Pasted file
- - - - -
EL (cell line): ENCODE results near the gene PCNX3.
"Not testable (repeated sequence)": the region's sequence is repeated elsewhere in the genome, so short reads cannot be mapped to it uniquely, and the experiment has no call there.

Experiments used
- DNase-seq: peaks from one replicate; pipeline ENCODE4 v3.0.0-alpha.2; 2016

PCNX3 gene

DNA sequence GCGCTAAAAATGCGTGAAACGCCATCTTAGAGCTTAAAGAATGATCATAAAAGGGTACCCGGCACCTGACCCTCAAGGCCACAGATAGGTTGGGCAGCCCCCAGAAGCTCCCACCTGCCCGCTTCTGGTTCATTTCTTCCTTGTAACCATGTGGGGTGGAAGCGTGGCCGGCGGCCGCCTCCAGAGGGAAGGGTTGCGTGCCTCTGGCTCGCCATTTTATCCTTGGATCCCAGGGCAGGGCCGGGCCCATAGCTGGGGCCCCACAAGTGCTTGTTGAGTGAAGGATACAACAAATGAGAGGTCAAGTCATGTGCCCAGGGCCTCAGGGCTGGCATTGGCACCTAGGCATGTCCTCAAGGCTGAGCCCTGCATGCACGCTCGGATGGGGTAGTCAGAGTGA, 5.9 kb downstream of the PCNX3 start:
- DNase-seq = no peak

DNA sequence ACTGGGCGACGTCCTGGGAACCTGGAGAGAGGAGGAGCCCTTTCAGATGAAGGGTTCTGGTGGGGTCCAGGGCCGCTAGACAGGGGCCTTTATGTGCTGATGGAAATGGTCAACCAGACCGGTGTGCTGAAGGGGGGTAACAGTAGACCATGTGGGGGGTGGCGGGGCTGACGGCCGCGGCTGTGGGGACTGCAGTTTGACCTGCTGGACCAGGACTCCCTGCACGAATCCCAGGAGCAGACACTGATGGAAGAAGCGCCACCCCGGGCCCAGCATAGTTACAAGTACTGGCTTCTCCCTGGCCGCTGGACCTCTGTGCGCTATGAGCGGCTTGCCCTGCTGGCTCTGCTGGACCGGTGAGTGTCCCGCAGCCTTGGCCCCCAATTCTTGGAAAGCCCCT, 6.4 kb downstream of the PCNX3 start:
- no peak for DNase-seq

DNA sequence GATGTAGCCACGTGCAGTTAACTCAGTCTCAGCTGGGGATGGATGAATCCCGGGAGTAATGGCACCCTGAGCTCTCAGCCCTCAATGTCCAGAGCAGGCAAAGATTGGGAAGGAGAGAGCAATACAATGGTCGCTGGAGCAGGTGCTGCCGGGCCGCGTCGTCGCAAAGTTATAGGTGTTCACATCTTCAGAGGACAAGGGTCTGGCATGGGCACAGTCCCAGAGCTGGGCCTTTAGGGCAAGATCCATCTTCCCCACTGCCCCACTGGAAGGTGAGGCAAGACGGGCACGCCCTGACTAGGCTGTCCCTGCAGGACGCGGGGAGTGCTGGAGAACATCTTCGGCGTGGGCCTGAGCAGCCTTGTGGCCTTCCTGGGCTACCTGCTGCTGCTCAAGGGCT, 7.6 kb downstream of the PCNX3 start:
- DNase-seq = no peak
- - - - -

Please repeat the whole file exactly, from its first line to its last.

EL (cell line): ENCODE results near the gene PCNX3.
"Not testable (repeated sequence)": the region's sequence is repeated elsewhere in the genome, so short reads cannot be mapped to it uniquely, and the experiment has no call there.

Experiments used
- DNase-seq: peaks from one replicate; pipeline ENCODE4 v3.0.0-alpha.2; 2016

PCNX3 gene

DNA sequence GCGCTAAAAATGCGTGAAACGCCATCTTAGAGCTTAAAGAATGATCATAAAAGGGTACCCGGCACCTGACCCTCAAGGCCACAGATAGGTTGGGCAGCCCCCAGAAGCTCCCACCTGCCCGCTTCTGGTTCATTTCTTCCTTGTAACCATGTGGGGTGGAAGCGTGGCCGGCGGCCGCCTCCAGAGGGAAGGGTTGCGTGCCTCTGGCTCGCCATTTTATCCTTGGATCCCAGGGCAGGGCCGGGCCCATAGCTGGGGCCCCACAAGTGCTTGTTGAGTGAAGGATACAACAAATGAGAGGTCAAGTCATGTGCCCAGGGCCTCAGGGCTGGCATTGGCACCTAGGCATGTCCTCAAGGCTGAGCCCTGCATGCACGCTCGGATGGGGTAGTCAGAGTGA, 5.9 kb downstream of the PCNX3 start:
- DNase-seq = no peak

DNA sequence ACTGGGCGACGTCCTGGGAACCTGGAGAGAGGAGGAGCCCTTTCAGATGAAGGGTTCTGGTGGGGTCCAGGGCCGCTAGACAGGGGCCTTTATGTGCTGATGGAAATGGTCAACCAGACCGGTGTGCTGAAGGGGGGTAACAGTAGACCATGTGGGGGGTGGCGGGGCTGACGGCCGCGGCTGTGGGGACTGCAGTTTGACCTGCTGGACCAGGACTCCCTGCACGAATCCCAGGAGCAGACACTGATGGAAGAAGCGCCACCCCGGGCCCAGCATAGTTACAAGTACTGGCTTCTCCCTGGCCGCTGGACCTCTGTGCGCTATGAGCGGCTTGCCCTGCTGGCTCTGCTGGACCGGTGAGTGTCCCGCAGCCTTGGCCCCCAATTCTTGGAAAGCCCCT, 6.4 kb downstream of the PCNX3 start:
- no peak for DNase-seq

DNA sequence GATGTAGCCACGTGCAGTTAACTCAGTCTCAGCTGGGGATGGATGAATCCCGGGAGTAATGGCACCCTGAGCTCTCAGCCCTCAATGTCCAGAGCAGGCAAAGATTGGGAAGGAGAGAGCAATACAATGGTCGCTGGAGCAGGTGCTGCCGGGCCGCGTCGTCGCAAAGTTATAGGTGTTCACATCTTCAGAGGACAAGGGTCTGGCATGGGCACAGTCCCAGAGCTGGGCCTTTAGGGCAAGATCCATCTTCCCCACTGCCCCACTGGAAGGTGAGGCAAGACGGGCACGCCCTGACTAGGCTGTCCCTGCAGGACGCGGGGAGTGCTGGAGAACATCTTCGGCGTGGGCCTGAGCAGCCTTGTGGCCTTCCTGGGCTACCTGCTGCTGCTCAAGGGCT, 7.6 kb downstream of the PCNX3 start:
- DNase-seq = no peak